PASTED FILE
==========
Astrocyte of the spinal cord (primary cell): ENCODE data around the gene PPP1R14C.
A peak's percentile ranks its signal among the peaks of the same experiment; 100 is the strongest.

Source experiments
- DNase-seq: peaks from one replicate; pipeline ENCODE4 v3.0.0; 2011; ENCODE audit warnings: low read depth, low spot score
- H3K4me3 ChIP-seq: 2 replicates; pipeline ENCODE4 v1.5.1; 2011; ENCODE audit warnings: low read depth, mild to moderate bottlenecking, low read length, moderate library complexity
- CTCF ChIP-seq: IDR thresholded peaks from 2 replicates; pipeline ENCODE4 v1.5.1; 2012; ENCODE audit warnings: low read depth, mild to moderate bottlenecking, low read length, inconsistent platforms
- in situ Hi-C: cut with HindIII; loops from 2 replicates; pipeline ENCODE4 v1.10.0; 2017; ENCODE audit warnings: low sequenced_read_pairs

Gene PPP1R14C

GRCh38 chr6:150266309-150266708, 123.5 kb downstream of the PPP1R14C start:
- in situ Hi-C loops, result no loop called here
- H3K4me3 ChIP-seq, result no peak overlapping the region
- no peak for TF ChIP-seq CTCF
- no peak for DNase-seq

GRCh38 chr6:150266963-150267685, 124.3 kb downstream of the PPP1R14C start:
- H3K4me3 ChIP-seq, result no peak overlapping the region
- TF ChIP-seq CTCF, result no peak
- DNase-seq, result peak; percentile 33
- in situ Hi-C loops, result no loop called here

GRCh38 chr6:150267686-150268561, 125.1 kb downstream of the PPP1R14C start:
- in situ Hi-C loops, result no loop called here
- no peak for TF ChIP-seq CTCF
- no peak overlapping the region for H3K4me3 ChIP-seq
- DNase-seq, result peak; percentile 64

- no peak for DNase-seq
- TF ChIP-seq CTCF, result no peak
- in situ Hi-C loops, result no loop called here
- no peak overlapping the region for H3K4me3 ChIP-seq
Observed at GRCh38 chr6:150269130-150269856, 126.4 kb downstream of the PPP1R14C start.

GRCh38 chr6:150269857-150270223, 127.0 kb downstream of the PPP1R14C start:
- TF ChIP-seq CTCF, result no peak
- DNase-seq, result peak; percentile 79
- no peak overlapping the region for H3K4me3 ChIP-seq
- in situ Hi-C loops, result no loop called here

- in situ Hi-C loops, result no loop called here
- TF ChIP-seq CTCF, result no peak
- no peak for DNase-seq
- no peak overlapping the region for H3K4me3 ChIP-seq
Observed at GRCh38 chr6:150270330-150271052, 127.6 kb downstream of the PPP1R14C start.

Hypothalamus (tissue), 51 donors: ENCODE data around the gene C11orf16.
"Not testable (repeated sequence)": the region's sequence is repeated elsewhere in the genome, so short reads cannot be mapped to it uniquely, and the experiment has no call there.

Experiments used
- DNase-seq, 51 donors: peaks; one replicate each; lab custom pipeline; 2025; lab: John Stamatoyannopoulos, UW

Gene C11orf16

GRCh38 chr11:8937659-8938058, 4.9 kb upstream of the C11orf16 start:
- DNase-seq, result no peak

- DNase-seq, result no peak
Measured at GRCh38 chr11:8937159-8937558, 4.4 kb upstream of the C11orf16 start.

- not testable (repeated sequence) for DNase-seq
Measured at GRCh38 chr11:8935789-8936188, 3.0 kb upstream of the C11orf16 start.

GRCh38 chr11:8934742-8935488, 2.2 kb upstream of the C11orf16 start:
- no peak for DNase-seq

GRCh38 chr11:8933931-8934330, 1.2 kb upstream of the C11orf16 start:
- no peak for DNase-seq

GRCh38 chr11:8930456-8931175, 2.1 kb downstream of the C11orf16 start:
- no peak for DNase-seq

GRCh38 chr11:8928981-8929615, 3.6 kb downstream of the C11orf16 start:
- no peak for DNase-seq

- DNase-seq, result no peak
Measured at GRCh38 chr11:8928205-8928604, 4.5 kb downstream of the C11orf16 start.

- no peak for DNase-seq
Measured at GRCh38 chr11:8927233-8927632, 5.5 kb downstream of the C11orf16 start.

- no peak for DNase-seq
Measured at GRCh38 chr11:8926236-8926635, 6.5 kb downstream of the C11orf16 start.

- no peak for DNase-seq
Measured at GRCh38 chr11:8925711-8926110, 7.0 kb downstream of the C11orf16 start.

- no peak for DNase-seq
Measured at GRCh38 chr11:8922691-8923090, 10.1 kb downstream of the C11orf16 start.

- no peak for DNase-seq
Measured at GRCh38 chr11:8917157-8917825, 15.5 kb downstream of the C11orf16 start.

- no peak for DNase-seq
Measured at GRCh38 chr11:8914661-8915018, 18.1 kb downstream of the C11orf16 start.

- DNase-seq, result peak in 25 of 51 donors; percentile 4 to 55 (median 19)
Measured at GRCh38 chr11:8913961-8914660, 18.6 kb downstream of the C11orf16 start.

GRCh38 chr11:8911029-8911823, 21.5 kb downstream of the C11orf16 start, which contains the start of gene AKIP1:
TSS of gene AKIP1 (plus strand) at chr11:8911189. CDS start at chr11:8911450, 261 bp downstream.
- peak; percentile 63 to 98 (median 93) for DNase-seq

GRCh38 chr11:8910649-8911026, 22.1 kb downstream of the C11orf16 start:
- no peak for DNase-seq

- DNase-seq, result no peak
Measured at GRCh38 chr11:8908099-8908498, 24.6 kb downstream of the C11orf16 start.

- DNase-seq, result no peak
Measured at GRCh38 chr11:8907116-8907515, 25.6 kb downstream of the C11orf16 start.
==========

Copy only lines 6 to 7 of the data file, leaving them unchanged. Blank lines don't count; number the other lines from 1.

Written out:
- CTCF ChIP-seq: IDR thresholded peaks from 2 replicates; pipeline ENCODE4 v1.5.1; 2012; ENCODE audit warnings: low read depth, mild to moderate bottlenecking, low read length, inconsistent platforms
- in situ Hi-C: cut with HindIII; loops from 2 replicates; pipeline ENCODE4 v1.10.0; 2017; ENCODE audit warnings: low sequenced_read_pairs